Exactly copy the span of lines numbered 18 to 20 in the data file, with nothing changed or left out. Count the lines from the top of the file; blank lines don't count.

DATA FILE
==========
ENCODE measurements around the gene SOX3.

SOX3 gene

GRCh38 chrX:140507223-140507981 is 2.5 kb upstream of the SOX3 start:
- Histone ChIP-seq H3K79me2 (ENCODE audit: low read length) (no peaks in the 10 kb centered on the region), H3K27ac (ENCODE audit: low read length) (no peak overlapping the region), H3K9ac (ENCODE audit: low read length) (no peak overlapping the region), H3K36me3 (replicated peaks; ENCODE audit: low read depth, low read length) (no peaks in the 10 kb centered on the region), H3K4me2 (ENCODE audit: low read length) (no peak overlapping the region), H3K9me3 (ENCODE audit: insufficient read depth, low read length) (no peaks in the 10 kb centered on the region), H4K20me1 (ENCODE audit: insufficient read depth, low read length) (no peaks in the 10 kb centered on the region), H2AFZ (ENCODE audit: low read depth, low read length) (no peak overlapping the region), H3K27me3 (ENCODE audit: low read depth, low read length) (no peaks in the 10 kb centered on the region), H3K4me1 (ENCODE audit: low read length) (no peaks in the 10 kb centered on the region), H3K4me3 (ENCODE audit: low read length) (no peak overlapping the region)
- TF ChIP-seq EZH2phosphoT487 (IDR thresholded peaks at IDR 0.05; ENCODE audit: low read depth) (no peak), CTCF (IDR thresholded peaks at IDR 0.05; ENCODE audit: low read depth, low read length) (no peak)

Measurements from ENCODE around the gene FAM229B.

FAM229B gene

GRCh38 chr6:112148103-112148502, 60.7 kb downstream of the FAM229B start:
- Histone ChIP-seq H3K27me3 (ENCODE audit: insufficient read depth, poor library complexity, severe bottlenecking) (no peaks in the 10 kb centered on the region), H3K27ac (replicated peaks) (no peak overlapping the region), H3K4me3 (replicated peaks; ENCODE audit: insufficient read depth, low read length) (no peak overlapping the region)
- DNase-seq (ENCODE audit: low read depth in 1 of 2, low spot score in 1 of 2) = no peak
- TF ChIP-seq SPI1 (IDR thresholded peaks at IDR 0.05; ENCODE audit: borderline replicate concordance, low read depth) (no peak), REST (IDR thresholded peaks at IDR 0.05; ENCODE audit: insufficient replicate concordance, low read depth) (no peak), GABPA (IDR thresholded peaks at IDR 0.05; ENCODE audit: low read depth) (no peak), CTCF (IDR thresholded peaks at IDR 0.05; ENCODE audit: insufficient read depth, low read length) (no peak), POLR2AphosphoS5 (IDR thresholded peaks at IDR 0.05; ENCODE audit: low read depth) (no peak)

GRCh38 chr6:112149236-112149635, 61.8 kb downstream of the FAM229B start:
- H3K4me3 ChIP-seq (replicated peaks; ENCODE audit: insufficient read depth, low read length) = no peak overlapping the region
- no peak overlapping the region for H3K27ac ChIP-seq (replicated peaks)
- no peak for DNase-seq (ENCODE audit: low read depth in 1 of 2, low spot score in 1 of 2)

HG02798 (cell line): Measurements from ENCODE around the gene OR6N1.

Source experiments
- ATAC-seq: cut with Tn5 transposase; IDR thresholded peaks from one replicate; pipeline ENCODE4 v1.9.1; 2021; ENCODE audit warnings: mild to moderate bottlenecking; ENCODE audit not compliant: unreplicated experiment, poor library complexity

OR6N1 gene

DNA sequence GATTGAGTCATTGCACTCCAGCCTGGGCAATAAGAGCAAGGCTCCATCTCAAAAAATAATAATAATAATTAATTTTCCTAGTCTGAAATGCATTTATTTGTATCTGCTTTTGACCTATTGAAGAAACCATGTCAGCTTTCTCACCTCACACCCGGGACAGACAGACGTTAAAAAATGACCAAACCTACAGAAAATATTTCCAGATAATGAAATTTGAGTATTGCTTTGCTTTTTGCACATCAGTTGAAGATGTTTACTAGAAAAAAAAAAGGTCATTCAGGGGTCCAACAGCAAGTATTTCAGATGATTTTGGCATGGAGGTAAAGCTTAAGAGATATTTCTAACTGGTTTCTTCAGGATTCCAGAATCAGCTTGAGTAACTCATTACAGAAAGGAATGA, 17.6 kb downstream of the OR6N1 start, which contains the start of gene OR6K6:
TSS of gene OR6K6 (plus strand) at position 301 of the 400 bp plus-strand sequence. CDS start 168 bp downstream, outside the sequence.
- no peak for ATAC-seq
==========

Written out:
- ATAC-seq: cut with Tn5 transposase; IDR thresholded peaks from one replicate; pipeline ENCODE4 v1.9.1; 2021; ENCODE audit warnings: mild to moderate bottlenecking; ENCODE audit not compliant: unreplicated experiment, poor library complexity

OR6N1 gene

DNA sequence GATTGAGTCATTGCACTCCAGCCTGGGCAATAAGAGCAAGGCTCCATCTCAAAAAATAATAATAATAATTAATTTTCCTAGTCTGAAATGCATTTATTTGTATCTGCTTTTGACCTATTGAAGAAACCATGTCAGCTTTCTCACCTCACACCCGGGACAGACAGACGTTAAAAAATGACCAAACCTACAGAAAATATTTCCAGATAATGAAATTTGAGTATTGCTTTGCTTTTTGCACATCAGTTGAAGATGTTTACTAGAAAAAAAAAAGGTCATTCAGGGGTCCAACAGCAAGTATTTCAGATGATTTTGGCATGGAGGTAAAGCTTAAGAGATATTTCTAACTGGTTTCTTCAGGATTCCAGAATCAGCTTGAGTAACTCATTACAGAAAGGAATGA, 17.6 kb downstream of the OR6N1 start, which contains the start of gene OR6K6: